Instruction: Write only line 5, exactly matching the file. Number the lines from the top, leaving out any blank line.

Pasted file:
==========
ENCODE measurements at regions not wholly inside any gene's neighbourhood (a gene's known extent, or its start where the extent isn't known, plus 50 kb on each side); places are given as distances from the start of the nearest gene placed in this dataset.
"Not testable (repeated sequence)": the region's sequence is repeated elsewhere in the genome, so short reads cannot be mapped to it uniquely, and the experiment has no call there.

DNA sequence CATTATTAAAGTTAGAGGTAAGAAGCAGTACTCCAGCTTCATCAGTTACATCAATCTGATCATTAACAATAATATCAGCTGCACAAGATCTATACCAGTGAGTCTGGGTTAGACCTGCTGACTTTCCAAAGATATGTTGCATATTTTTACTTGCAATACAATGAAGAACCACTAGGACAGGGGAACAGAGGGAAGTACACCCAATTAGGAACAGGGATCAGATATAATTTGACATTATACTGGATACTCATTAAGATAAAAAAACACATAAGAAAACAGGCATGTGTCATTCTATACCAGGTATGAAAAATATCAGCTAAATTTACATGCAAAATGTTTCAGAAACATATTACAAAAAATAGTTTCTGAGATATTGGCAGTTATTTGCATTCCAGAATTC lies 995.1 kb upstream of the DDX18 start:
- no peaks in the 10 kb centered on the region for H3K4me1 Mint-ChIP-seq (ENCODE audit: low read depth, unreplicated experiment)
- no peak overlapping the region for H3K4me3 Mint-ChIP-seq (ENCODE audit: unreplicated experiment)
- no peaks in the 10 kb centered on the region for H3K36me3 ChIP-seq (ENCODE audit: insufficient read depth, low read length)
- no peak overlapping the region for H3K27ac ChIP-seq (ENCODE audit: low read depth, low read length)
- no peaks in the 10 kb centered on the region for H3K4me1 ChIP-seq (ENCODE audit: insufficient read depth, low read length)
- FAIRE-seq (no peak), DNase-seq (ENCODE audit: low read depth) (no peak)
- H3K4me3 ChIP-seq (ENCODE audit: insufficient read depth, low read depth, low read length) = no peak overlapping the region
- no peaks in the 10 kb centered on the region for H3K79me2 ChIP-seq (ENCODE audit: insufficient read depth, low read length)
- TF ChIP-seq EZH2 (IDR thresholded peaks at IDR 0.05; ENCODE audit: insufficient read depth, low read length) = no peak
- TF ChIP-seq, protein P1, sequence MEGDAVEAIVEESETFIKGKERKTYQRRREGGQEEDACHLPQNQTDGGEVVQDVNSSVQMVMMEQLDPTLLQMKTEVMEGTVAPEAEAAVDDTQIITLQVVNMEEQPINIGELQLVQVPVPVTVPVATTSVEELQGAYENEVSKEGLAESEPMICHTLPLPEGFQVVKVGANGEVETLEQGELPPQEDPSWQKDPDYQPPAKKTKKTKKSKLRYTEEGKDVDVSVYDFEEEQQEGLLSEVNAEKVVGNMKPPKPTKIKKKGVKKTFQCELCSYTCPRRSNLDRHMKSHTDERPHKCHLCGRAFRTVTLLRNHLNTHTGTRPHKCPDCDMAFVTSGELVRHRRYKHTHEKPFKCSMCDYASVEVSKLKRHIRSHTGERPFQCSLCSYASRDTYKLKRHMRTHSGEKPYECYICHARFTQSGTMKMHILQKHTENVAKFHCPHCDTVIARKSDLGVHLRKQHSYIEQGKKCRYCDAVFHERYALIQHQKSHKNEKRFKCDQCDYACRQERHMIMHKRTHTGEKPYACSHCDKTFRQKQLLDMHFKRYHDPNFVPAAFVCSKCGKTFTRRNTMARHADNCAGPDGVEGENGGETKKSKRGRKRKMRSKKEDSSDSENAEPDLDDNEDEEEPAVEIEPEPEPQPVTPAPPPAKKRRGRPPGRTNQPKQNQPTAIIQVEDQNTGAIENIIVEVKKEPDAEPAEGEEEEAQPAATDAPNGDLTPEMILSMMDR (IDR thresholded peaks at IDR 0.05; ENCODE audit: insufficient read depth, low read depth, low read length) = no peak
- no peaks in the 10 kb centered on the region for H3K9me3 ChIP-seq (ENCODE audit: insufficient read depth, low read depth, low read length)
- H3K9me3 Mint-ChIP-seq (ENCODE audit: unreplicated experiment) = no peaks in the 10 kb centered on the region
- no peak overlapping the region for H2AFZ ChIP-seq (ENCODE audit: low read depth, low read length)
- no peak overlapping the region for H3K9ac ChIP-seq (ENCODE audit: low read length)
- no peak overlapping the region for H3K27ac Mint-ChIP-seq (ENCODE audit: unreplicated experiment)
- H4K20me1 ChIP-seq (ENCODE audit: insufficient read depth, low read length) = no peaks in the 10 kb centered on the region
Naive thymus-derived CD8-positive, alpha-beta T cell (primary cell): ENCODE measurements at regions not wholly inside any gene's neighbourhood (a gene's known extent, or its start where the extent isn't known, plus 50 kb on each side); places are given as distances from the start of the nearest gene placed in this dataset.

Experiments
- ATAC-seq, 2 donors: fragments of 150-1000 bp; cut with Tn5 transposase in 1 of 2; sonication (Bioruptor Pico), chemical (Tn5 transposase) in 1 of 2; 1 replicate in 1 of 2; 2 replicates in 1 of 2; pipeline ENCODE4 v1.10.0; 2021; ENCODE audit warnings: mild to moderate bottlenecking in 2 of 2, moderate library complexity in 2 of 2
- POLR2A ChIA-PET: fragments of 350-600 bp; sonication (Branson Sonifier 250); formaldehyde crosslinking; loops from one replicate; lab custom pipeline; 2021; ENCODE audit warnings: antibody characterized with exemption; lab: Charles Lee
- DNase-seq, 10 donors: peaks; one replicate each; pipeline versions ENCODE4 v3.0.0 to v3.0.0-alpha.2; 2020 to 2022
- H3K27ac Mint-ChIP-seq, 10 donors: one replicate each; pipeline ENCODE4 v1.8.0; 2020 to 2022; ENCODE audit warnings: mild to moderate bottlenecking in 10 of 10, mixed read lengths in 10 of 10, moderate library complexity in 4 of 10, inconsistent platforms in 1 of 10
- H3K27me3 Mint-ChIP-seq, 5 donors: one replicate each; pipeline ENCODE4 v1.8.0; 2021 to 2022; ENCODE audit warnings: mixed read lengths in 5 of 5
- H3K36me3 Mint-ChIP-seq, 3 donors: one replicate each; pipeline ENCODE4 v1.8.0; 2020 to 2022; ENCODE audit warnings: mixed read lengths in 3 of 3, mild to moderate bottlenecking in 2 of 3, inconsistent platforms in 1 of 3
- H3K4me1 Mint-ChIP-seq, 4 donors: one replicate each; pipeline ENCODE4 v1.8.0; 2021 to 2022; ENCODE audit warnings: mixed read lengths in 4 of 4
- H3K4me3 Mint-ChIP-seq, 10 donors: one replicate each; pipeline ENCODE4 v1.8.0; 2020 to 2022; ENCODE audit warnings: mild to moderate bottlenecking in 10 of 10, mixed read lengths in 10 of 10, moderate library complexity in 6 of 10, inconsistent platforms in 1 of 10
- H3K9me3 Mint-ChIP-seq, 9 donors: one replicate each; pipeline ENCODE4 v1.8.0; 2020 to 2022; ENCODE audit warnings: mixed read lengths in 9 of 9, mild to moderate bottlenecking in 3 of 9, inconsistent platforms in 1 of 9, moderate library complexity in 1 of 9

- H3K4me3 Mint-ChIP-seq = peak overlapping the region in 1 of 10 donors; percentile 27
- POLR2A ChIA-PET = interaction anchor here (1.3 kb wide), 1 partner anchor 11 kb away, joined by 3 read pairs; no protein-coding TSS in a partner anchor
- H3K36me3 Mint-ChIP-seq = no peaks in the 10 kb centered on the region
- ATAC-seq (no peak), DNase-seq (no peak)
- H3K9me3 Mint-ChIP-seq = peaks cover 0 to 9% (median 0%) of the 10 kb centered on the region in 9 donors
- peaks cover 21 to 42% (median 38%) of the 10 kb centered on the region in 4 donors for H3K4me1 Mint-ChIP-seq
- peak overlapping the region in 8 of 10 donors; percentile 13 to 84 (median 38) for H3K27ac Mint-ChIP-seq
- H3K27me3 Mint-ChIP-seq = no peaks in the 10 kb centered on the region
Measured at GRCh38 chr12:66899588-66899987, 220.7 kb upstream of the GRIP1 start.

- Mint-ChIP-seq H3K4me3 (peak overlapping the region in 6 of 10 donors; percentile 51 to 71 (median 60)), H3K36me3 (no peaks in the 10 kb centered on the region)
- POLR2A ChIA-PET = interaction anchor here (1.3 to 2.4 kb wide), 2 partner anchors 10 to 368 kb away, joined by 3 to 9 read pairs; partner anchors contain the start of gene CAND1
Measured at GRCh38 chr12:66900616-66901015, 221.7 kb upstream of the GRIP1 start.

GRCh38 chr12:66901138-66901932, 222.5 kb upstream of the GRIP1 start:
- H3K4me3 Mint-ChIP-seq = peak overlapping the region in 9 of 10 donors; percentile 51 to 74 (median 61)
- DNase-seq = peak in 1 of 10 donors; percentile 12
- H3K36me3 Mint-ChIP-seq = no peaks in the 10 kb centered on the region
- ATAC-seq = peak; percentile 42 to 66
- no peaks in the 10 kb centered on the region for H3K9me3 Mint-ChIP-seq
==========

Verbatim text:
- no peak overlapping the region for H3K4me3 Mint-ChIP-seq (ENCODE audit: unreplicated experiment)